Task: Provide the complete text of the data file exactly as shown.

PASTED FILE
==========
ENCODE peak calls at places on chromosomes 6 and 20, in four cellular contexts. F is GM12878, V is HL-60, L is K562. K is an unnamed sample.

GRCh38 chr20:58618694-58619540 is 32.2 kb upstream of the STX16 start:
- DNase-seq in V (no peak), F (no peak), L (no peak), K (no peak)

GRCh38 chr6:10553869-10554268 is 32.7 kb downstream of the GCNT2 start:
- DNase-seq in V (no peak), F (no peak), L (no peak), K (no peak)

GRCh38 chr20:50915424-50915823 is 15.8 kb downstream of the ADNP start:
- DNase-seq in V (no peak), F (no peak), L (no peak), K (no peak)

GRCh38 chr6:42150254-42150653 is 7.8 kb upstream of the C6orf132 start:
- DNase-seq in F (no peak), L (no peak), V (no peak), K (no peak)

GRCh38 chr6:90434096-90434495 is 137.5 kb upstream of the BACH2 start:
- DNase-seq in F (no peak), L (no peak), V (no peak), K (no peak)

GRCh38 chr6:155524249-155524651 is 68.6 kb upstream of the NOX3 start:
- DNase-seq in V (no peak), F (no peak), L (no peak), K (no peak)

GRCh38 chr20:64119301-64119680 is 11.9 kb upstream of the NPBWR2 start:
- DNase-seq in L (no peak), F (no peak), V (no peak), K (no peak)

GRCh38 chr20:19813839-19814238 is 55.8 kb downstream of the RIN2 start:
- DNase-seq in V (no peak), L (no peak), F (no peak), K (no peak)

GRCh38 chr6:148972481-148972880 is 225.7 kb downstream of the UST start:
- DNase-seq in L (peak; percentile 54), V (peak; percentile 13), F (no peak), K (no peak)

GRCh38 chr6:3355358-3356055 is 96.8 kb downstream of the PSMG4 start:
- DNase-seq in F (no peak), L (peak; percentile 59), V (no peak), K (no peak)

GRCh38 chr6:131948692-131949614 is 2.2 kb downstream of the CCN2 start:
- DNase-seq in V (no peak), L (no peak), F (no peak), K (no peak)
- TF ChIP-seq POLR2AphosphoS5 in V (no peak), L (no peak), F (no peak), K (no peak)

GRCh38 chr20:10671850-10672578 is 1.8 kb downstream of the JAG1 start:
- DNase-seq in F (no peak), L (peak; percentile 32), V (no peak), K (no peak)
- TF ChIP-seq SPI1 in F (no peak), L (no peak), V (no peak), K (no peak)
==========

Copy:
ENCODE peak calls at places on chromosomes 6 and 20, in four cellular contexts. F is GM12878, V is HL-60, L is K562. K is an unnamed sample.

GRCh38 chr20:58618694-58619540 is 32.2 kb upstream of the STX16 start:
- DNase-seq in V (no peak), F (no peak), L (no peak), K (no peak)

GRCh38 chr6:10553869-10554268 is 32.7 kb downstream of the GCNT2 start:
- DNase-seq in V (no peak), F (no peak), L (no peak), K (no peak)

GRCh38 chr20:50915424-50915823 is 15.8 kb downstream of the ADNP start:
- DNase-seq in V (no peak), F (no peak), L (no peak), K (no peak)

GRCh38 chr6:42150254-42150653 is 7.8 kb upstream of the C6orf132 start:
- DNase-seq in F (no peak), L (no peak), V (no peak), K (no peak)

GRCh38 chr6:90434096-90434495 is 137.5 kb upstream of the BACH2 start:
- DNase-seq in F (no peak), L (no peak), V (no peak), K (no peak)

GRCh38 chr6:155524249-155524651 is 68.6 kb upstream of the NOX3 start:
- DNase-seq in V (no peak), F (no peak), L (no peak), K (no peak)

GRCh38 chr20:64119301-64119680 is 11.9 kb upstream of the NPBWR2 start:
- DNase-seq in L (no peak), F (no peak), V (no peak), K (no peak)

GRCh38 chr20:19813839-19814238 is 55.8 kb downstream of the RIN2 start:
- DNase-seq in V (no peak), L (no peak), F (no peak), K (no peak)

GRCh38 chr6:148972481-148972880 is 225.7 kb downstream of the UST start:
- DNase-seq in L (peak; percentile 54), V (peak; percentile 13), F (no peak), K (no peak)

GRCh38 chr6:3355358-3356055 is 96.8 kb downstream of the PSMG4 start:
- DNase-seq in F (no peak), L (peak; percentile 59), V (no peak), K (no peak)

GRCh38 chr6:131948692-131949614 is 2.2 kb downstream of the CCN2 start:
- DNase-seq in V (no peak), L (no peak), F (no peak), K (no peak)
- TF ChIP-seq POLR2AphosphoS5 in V (no peak), L (no peak), F (no peak), K (no peak)

GRCh38 chr20:10671850-10672578 is 1.8 kb downstream of the JAG1 start:
- DNase-seq in F (no peak), L (peak; percentile 32), V (no peak), K (no peak)
- TF ChIP-seq SPI1 in F (no peak), L (no peak), V (no peak), K (no peak)